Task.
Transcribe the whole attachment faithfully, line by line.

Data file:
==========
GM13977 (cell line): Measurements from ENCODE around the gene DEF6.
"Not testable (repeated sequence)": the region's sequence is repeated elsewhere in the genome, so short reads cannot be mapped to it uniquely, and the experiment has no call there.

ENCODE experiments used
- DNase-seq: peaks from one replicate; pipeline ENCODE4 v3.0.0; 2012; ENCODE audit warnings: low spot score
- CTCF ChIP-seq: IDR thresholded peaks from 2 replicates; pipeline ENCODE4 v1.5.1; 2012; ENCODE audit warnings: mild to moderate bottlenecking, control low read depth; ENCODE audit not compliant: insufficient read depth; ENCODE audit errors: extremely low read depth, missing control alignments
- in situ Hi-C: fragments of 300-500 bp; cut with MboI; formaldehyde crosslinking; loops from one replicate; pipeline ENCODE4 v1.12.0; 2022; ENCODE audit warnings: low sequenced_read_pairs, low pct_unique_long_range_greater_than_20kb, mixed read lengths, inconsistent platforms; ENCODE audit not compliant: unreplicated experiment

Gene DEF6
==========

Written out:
GM13977 (cell line): Measurements from ENCODE around the gene DEF6.
"Not testable (repeated sequence)": the region's sequence is repeated elsewhere in the genome, so short reads cannot be mapped to it uniquely, and the experiment has no call there.

ENCODE experiments used
- DNase-seq: peaks from one replicate; pipeline ENCODE4 v3.0.0; 2012; ENCODE audit warnings: low spot score
- CTCF ChIP-seq: IDR thresholded peaks from 2 replicates; pipeline ENCODE4 v1.5.1; 2012; ENCODE audit warnings: mild to moderate bottlenecking, control low read depth; ENCODE audit not compliant: insufficient read depth; ENCODE audit errors: extremely low read depth, missing control alignments
- in situ Hi-C: fragments of 300-500 bp; cut with MboI; formaldehyde crosslinking; loops from one replicate; pipeline ENCODE4 v1.12.0; 2022; ENCODE audit warnings: low sequenced_read_pairs, low pct_unique_long_range_greater_than_20kb, mixed read lengths, inconsistent platforms; ENCODE audit not compliant: unreplicated experiment

Gene DEF6